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How Metal Roofs Stand Strong Against Today’s Extreme Weather Events

Learn how durable metal roofs provide protection against the rise in extreme weather events like powerful storms and heat waves.

The U.S. is Earth’s punching bag for nasty weather,” reports a contributor to PBS News Hour.Blame geography for the U.S. getting hit by stronger, costlier, more varied, and more frequent extreme weather. Two oceans, the Gulf of Mexico, the Rocky Mountains, jutting peninsulas like Florida, clashing storm fronts, and the jet stream combine to naturally brew the nastiest of weather.” Our country’s location on the world map, combined with the effects of human-induced climate change, means that we’re experiencing extreme weather events (like powerful storms and heat waves) at a rate and intensity like never before.

These events add another layer of complexity to roofing projects. After all, a roof must be able to withstand whatever Mother Nature throws at it. Metal roofing systems, which have become synonymous with sought-after qualities like long-term performance and low total cost of ownership, can withstand hurricane-force winds, fire, water infiltration and the damaging effects of UV exposure. So how are metal roofs able to serve up this level of protection from the elements? There are a number of reasons, each worth examining.

Metal roofing delivers enhanced wind resistance

While metal roofing systems provide many forms of weathertight protection, the ability to withstand high winds is arguably one of their most critical benefits. In fact, metal roofs provide wind resistance of up to 120 miles per hour. Unlike other roofing systems, panelized metal roofing systems extend from eave to ridge and interlock with adjacent panels to minimize the points where gusts of winds can lift and damage the roof. Metal also has a substantial strength-to-weight ratio. This means individual panels can withstand direct wind without increasing the overall weight of a roof. It also means that the places where panels interlock have the strength to endure extreme wind forces.

Noncombustible metal roofing systems tested to resist spread of fire  

Wildfires—especially during the hot and dry summer months—are one of the most common extreme weather events dominating today’s headlines. When it comes to examining the fire preparedness of a roofing system, a metal substrate provides the first layer of defense against fire. Whether made from steel, copper or aluminum, metal roofs can achieve UL 263 Class A fire resistant ratings, the highest ranking possible. This means metal roofs can effectively resist the spread of fire and will not contribute any fuel to the blaze.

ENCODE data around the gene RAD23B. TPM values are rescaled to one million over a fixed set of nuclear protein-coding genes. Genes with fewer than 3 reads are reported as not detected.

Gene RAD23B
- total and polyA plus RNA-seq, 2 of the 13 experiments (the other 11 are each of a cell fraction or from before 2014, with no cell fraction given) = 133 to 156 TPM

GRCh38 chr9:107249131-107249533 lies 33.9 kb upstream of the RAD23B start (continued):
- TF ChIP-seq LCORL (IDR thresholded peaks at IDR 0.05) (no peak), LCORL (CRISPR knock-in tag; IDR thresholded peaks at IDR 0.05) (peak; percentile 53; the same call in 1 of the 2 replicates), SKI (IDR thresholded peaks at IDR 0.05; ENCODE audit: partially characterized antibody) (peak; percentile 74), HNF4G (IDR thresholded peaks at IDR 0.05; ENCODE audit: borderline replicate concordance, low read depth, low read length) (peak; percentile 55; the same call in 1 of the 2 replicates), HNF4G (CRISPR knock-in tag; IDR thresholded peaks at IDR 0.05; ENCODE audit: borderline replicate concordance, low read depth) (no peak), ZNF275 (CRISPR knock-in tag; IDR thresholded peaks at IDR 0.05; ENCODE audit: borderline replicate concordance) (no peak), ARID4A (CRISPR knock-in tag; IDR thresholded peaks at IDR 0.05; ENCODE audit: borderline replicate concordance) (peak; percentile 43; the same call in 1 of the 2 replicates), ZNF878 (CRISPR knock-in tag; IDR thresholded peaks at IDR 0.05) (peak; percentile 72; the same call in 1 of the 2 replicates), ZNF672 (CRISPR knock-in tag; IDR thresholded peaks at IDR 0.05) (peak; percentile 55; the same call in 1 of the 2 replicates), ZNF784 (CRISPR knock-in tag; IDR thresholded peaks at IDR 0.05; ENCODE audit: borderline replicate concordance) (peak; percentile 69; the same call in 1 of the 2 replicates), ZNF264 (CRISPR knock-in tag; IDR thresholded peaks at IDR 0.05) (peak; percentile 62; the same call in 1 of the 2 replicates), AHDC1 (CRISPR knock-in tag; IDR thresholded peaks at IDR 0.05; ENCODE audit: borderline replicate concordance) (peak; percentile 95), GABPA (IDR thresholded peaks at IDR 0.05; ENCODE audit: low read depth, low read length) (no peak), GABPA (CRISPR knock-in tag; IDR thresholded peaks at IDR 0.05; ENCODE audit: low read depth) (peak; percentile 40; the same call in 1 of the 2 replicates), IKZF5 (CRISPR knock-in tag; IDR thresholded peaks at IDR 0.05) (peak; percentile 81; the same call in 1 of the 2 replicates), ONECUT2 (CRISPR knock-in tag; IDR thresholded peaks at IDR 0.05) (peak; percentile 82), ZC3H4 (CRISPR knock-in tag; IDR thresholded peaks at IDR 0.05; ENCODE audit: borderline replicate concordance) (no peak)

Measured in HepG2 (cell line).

Impervious to moisture, metal panels offer wet weather performance

Traditional roofing materials, like asphalt shingles and clay tiles, are porous. These materials will quickly absorb water, which can cause major problems down the road for structures in locations that experience increasing amounts of rain and snowfall. On the other hand, metal roofing provides reliable wet-weather performance due to its inherently durable substrate that is impervious to moisture. A metal roof’s weathertight performance can be enhanced with a proper underlayment and an advanced coating or paint finish. Moreover, many of Drexel Metals’ roofing systems are eligible for a 20-year Weather Tightness Warranty, which guarantees a seam will not leak or otherwise fail.

High-performance metal roofing finishes protect against damaging UV rays

Sure, metal roofing can deliver proven performance in the face of today’s extreme weather scenarios—but its ability to deliver function and form is what truly sets it apart. To ensure customers receive the full longevity and beauty of a metal roofing system, most metal roofing fabricators will use a high-performance finish like PVDF. A type of resin, PVDF’s strong chemical bonds resist the damaging effects of long-term sun exposure, making it possible for a roof to maintain its original color over its service life. A metal roof’s fade resistance is bolstered by PVDF’s ability to curb long-term chalking, which refers to the appearance of a powdery white residue on the surface of a coating. This phenomenon happens when resins in coatings break down and degrade after years of exposure to harmful UV rays. The loss of the protective layer will not only dull the roof color, but it will also compromise the integrity of the metal underneath.

Metal roofs ensure long-term protection against the elements

Tested to withstand high winds, fire, moisture absorption and the effects of harmful UV rays, a metal roof’s resilience is why it can last up to three times longer than traditional roofing materials. Because metal roofs provide long-term protection against the elements with minimal associated maintenance, they are considered more cost-effective in the long term compared to their natural slate, asphalt or wood counterparts.